Can Pilates help recovery from C19 and other respiratory diseases ?
Pilates has a unique approach to breathing that can help us to recover from C19 and improve outcomes for other respiratory diseases. Here at Turning Tide Pilates we teach two main approaches to breathing. Belly breathing and lateral breathing. There are some key points with both types of breathing.
We slow the breath down
We breath in through the nose
We lengthen our exhales
We consciously activate the accessory breathing muscles or core muscles
Slowing the breath and
Especially slowing the out breath
What is Belly Breathing ? Why is it good for me ?
Slower breathing and allowing the belly to move while we breathe (belly breathing) calms the nervous system, quiets the mind, slows the heart rate and relaxes the diaphragm allowing more breath flow. Belly breathing is also a building block for feeling the deep core muscles and how they support the spine and trunk, especially as air leaves the body. A stronger exhale helps to activate the core muscles and helps empty the lungs more fully, encouraging rib movement and increased lung capacity.
What are the benefits of Pilates Breathing to recovery ?
Strengthening the core muscles is another bonus from Belly breathing and Lateral breathing.When we are unwell and the respiratory system is affected, our breath becomes shallow and painful. Our lung capacity and our posture is affected. The position of the head and neck becomes compromised, the shoulders are high and narrow, the chest is out and the neck extends forward and the chin pokes. We struggle to breathe in.
Why is exhaling so important ?
But the key to being able to breathe in more fully is to train the exhale.
As Joe Pilates said in his memorable German inflected English “ You have to out the breath to in the breath” In other words we can improve our lung capacity and the health of the diaphragm by learning to breath out more fully.
Full out breaths also clear and clean the lungs allowing them to supply more carbon dioxide and oxygen to the cells and to expel water vapour and stale air sitting in the far reaches of the lungs.
What is Lateral breathing ?
The main breathing technique we use in Pilates whether Mat Pilates or Reformer Pilates or Wunda chair, Cadillac or Barrel work is called lateral breathing. The important aspects of lateral breathing are the same, as for Belly breathing.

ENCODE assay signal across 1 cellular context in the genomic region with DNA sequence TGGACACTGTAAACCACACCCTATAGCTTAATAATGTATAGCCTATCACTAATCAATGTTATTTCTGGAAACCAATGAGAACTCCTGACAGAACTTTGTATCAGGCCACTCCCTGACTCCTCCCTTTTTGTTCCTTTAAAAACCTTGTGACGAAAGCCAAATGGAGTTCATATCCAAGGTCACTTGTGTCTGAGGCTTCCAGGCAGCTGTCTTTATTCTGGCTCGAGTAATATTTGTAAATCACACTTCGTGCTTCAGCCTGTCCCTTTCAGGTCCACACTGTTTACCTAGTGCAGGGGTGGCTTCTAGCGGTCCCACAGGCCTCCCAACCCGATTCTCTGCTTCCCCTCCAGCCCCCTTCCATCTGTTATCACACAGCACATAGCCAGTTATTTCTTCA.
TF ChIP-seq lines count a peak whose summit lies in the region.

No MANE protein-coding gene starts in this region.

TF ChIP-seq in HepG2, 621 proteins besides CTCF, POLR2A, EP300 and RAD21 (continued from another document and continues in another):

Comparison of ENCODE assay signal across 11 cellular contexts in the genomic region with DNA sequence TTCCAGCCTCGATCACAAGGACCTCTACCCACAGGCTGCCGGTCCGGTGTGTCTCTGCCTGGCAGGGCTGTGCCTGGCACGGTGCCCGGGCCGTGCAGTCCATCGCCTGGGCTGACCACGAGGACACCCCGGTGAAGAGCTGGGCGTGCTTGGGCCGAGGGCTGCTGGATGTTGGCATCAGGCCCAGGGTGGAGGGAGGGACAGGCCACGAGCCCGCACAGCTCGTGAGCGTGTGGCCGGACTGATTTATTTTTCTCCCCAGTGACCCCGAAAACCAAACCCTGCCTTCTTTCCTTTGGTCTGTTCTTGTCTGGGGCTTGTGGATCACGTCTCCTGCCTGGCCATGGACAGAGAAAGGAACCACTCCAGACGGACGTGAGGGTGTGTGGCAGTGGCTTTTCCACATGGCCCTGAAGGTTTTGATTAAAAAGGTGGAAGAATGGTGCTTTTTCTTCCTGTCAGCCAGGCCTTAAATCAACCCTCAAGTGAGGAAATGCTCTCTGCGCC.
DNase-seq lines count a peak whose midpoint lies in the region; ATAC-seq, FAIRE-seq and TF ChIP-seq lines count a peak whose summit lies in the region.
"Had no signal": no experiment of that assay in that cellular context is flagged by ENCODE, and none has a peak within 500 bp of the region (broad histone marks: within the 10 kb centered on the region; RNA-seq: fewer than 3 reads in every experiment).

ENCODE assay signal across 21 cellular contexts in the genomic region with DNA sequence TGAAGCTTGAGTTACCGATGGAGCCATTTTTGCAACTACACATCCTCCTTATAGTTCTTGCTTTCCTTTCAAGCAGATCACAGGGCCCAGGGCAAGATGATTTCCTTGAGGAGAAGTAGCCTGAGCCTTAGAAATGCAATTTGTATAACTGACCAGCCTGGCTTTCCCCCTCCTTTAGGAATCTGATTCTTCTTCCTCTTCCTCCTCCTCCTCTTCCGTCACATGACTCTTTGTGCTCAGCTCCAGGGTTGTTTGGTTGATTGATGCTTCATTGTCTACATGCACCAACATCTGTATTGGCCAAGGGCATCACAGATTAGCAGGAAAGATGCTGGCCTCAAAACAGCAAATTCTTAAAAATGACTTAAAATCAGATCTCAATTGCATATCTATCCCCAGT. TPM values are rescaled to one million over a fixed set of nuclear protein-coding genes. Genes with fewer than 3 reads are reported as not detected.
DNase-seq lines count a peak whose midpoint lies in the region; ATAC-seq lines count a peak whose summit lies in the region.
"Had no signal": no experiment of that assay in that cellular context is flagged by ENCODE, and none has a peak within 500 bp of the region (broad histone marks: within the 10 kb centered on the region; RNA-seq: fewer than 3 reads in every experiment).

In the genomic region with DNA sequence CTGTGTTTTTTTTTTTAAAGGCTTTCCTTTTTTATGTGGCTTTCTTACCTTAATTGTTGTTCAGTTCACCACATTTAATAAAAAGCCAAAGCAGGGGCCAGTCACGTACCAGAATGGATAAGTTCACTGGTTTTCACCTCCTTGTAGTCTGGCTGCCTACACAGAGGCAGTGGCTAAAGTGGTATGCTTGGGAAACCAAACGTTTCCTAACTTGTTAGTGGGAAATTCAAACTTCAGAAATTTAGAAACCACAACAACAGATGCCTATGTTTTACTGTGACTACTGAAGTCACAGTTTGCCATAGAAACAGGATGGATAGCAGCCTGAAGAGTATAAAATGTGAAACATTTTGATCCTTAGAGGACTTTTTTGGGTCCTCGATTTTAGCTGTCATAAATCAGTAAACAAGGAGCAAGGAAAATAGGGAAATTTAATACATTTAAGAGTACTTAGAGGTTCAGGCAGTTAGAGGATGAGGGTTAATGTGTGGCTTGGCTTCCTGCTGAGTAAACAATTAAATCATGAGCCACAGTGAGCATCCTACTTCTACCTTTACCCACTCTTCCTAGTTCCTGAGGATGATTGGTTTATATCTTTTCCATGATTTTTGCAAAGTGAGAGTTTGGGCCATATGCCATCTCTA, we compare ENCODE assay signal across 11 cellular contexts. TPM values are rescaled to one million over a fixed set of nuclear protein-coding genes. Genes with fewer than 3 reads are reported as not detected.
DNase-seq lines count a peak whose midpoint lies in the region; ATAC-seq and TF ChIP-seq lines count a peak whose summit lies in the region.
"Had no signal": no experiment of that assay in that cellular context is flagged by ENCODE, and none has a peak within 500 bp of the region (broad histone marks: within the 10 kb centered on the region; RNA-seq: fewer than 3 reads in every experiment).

But a very important difference from belly breathing technique makes the lateral breath even more effective for increasing lung capacity and healthy breathing. In lateral breathing we restrict the movement of the belly for the in breath. When the belly is held still by slightly contracting the core muscles, the incoming air forces the ribcage to expand. Movement in the ribcage allows more air to enter and the diaphragm to function well. Lateral breathing restores “spring” or elasticity to the ribcage and the diaphragm. We can also learn to direct the breath to tight / restricted area of the torso.Pilates can teach us how to use the in breath as a tool to release tight areas works.
How does Directed Breathing work ?
This directed breathing / sometimes called one lung breathing, is used to address restrictions of the torso as well as scoliosis and other spinal imbalances that can restrict the lungs. Simply put we can help to release and expand a tight rib cage by using supported side bending and directed breath. Directed breath can help a curvature of the spine to lengthen. Mermaid on the Pilates Reformer or Pilates Wunda Chair is a great starting point for this restorative work.Pilates Reformer and Pilates studio work / Pilates Mat can provide support and direction to rehabilitation from breathing problems.
Joe Pilates was asthmatic and this may be one reason why there is a strong focus on healthy breathing in the Pilates Method.